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Patient portals to help NNY residents access their health records

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Access to health care has been difficult for many north country residents, but access to their records doesn’t have to be.

That is what Dr. Steven L. Lyndaker of Lowville Medical Associates has been working toward throughout the past eight years with an electronic medical record system.

“I think the benefits from that, from my standpoint, were front-office efficiencies with scheduling and messaging,” he said Tuesday.

The move from paper to electronic records has resulted in no loss of charts or necessary information, Dr. Lyndaker said.

Through electronic medical records, he said, patient information is more organized and is readily accessible. A secure line, which also has a backup, helps provide information directly to patients via online patient portals. Dr. Lyndaker said many electronic medical record vendors have developed patient portals in which each provider office has a website and patients can log in with a secure password.

Once they’re logged in, they have access to much of their chart. Laboratory results and other information are available, including clinical summaries of office visits.

Dr. Lyndaker said patients can check doctors’ notes and requirements before their next visit.

“I’ve really tried to focus a lot of that piece into a care plan and giving them access to the database I use so they have an organized health file,” he said. “I’ve gotten really glowing feedback from patients. People want to access their chart, and some people use it for secure messaging and we can send one back.”

Patient portals are starting to come into Jefferson, Lewis and St. Lawrence counties. Increasing patient access to records would not be possible without many providers’ status as patient-centered medical homes, as part of the North Country Health Information Partnership.

The partnership is a collaboration of hospitals and physicians who have or will implement an electronic medical records and health information exchange to improve care for patients with chronic obstructive pulmonary disease. The effort is made possible through a $6,676,804 HEAL NY Phase 10 grant awarded in fall 2009 to the Fort Drum Regional Health Planning Organization.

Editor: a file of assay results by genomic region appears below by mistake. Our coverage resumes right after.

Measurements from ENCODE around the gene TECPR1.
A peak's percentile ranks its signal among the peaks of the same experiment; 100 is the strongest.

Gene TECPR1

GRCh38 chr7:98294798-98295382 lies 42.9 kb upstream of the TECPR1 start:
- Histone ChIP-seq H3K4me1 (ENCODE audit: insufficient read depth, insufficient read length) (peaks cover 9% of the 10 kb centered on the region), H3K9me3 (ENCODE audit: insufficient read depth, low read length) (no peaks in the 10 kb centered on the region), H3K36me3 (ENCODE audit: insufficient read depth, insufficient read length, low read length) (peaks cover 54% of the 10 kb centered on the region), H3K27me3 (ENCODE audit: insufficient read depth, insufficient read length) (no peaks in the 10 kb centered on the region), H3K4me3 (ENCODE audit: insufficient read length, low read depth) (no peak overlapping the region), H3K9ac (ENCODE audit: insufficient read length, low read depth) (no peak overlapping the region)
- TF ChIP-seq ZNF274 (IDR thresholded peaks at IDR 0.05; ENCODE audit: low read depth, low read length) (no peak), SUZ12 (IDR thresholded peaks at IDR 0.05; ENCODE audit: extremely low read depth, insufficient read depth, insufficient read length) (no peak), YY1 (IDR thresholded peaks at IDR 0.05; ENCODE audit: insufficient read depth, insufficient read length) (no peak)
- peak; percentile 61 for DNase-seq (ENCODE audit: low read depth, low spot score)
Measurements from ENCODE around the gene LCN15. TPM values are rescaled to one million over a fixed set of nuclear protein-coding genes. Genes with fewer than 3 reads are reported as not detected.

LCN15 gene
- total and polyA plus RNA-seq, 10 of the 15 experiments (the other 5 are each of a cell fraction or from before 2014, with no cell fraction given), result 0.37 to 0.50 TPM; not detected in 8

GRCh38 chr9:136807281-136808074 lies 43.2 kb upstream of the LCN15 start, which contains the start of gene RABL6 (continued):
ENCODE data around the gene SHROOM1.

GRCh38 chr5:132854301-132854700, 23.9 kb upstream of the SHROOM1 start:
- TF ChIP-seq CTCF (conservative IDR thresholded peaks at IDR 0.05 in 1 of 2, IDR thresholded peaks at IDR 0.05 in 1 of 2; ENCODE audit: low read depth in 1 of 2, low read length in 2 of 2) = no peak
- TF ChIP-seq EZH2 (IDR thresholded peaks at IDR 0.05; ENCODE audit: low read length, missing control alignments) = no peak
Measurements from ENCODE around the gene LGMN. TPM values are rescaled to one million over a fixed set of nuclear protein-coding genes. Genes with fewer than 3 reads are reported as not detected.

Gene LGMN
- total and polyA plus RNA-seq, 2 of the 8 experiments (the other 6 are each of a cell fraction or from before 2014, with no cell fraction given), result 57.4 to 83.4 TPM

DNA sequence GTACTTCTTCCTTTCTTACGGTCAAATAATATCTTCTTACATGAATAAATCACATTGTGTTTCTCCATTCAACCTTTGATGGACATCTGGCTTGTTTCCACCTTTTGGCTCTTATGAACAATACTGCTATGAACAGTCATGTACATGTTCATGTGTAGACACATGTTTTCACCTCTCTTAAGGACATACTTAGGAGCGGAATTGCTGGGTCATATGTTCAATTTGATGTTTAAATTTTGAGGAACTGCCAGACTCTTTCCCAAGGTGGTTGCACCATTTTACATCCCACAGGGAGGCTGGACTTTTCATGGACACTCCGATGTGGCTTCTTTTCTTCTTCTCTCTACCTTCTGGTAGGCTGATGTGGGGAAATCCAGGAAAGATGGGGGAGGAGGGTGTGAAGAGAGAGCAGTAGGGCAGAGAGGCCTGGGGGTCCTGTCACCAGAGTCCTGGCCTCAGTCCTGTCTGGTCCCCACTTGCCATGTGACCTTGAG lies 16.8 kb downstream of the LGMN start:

The patient-centered medical home model has a patient’s primary care doctor acting as the central hub for everything affecting the patient. This allows the primary care doctor to quickly and efficiently find out if the patient has been admitted to a hospital and if follow-up care is needed.

Standards of the certification include appropriate use of charting tools to track patients and organize clinical information, adaptation to patients’ cultural and linguistic needs, and systematic tracking of referrals and test results.

Corey M. Zeigler, information technology program manager for the planning organization, said a $900,000 grant from the federal Health Resources and Services Administration has helped multiple providers become a part of the information technology network.

Now that those funds have helped connect 32 primary care providers, three speciality practices, two urgent care clinics and five hospitals in a 40-mile radius surrounding Fort Drum, Mr. Zeigler said, the planning organization will focus on adding more providers to the network, one category at a time. The next to be added will be pediatrician and obstetrician-gynecologist practices. The more providers that are connected, the more easily accessible the patients’ records become.

With help from the Primary Care Development Coalition, the planning organization has created patient-centered medical homes for about 160,000 patients in the north country. According to a news release issued by the planning organization, the Fort Drum region now boasts 19 percent of the highest level and 71 percent of the midlevel recognized rural providers nationally located in a Health Provider Shortage Area.

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